One for the Money - Janet Evanovich Page 0,1

having fast hands and clever fingers.

My best friend, Mary Lou Molnar, said she heard Morelli had a tongue like a lizard.

"Holy cow," I'd answered, "what's that supposed to mean?"

"Just don't let him get you alone or you'll find out. Once he gets you alone . . . that's it. You're done for."

I hadn't seen much of Morelli since the train episode. I supposed he'd enlarged his repertoire of sexual exploitation. I opened my eyes wide and leaned closer to Mary Lou, hoping for the worst. "You aren't talking about rape, are you?"

"I'm talking about lust! If he wants you, you're doomed. The guy is irresistible."

Aside from being fingered at the age of six by you-know-who, I was untouched. I was saving myself for marriage, or at least for college. "I'm a virgin," I said, as if this was news. "I'm sure he doesn't mess with virgins."

"He specializes in virgins! The brush of his fingertips turns virgins into slobbering mush."

Two weeks later, Joe Morelli came into the bakery where I worked every day after school, Tasty Pastry, on Hamilton. He bought a chocolate-chip cannoli, told me he'd joined the navy, and charmed the pants off me four minutes after closing, on the floor of Tasty Pastry, behind the case filled with chocolate éclairs.

The next time I saw him, I was three years older. I was on my way to the mall, driving my father's Buick when I spotted Morelli standing in front of Giovichinni's Meat Market. I gunned the big V-8 engine, jumped the curb, and clipped Morelli from behind, bouncing him off the front right fender. I stopped the car and got out to assess the damage. "Anything broken?"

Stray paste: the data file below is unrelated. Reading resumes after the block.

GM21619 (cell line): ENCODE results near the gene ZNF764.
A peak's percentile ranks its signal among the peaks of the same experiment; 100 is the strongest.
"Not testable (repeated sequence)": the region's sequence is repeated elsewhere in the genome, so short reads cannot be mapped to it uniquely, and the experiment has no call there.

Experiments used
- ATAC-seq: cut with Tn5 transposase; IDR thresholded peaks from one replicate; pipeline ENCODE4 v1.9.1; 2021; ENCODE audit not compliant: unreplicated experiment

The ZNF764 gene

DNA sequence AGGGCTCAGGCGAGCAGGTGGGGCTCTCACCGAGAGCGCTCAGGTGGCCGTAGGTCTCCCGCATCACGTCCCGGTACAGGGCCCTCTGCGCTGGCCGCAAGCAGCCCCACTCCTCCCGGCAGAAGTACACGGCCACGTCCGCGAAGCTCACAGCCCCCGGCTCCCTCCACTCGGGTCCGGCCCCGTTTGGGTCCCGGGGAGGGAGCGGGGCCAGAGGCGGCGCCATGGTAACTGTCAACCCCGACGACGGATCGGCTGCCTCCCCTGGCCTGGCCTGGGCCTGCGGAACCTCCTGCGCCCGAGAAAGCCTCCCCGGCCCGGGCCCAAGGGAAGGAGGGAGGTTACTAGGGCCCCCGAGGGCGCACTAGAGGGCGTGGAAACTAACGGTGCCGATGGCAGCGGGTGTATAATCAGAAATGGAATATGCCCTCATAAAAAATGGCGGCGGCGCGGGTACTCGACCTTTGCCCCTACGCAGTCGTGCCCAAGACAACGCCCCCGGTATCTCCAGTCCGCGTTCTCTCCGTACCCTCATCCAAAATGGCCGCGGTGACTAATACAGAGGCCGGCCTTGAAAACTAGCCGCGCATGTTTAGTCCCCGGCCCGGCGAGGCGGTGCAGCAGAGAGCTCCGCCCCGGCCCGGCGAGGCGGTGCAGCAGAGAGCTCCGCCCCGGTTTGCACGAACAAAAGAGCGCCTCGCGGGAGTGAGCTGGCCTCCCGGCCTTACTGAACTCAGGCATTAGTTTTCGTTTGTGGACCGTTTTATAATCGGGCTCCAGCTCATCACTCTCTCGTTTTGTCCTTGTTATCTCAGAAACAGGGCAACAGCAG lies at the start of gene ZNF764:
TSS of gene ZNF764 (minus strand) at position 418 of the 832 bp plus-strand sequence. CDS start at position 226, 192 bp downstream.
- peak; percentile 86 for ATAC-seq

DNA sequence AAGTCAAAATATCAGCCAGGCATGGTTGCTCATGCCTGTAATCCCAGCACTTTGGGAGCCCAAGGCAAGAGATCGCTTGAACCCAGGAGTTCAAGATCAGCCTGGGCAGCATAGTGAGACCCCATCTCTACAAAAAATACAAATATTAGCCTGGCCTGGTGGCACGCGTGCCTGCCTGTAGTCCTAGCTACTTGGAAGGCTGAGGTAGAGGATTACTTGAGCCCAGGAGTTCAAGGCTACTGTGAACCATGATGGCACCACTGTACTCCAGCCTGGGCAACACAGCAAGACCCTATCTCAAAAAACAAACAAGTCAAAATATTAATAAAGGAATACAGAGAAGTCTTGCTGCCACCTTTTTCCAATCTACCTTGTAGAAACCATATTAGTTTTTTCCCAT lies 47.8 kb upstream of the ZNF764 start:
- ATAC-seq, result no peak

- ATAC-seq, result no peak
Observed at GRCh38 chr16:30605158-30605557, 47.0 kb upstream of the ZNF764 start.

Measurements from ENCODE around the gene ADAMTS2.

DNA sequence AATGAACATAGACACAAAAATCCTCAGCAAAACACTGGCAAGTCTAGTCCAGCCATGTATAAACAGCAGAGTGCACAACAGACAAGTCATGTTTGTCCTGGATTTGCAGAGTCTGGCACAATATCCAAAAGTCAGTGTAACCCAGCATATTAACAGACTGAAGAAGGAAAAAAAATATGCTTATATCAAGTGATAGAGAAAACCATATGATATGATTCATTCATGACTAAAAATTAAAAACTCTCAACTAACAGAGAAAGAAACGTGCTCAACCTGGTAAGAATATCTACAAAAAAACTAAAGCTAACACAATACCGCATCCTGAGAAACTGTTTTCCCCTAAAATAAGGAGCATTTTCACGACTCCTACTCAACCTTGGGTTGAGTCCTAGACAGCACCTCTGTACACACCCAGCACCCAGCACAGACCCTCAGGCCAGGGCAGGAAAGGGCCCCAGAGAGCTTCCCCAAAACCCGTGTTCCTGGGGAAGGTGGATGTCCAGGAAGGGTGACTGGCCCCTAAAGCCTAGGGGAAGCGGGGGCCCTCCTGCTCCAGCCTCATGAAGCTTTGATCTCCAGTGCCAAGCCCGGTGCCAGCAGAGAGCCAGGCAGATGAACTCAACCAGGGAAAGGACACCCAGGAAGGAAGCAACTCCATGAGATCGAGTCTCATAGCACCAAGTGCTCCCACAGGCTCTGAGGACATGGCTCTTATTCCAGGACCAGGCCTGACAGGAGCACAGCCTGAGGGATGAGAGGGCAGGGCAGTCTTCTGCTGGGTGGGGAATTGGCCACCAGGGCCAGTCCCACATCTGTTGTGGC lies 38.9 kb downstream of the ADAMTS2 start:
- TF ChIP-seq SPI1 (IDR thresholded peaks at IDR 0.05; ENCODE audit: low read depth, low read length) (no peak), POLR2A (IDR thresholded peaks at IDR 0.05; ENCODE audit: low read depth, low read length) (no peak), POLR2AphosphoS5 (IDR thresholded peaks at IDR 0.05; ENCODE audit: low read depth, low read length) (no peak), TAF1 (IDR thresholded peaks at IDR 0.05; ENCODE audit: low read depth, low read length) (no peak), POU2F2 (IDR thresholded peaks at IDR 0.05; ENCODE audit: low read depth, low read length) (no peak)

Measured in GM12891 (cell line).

He was sprawled on the pavement, looking up my skirt. "My leg."

"Good," I said. Then I turned on my heel, got into the Buick, and drove to the mall.

I attribute the incident to temporary insanity, and in my own defense, I'd like to say I haven't run over anyone since.

DURING WINTER MONTHS, wind ripped up Hamilton Avenue, whining past plate-glass windows, banking trash against curbs and storefronts. During summer months, the air sat still and gauzy, leaden with humidity, saturated with hydrocarbons. It shimmered over hot cement and melted road tar. Cicadas buzzed, Dumpsters reeked, and a dusty haze hung in perpetuity over softball fields statewide. I figured it was all part of the great adventure of living in New Jersey.

This afternoon I'd decided to ignore the August buildup of ozone catching me in the back of my throat and go, convertible top down, in my Mazda Miata. The air conditioner was blasting flat out, I was singing along with Paul Simon, my shoulder-length brown hair was whipping around my face in a frenzy of frizz and snarls, my ever vigilant blue eyes were coolly hidden behind my Oakleys, and my foot rested heavy on the gas pedal.

It was Sunday, and I had a date with a pot roast at my parents' house. I stopped for a light and checked my rearview mirror, swearing when I saw Lenny Gruber two car lengths back in a tan sedan. I thunked my forehead on the steering wheel. "Damn." I'd gone to high school with Gruber. He was a maggot then, and he was a maggot now. Unfortunately, he was a maggot with a just cause. I was behind on my Miata payments, and Gruber worked for the repo company.

Six months ago, when I'd bought the car, I'd been looking good, with a nice apartment and season tickets to the Rangers. And then bam! I got laid off. No money. No more A-1 credit rating.

I rechecked the mirror, set my teeth, and yanked up the emergency brake. Lenny was like smoke. When you tried to grab him, he evaporated, so I wasn't about to waste this one last opportunity to bargain. I hauled myself out of my car, apologized to the man caught between us, and stalked back to Gruber.

"Stephanie Plum," Gruber said, full of joy and faux surprise. "What a treat."

I leaned two hands on the roof and looked through the open window at him. "Lenny, I'm going to my parents' house for dinner. You wouldn't snatch my car while I was at my parents' house, would you? I mean, that would be really low, Lenny."

"I'm a pretty low guy, Steph. That's why I've got this neat job. I'm capable of most anything."

The light changed, and the driver behind Gruber leaned on his horn.

"Maybe we can make a deal," I said to Gruber.

"Does this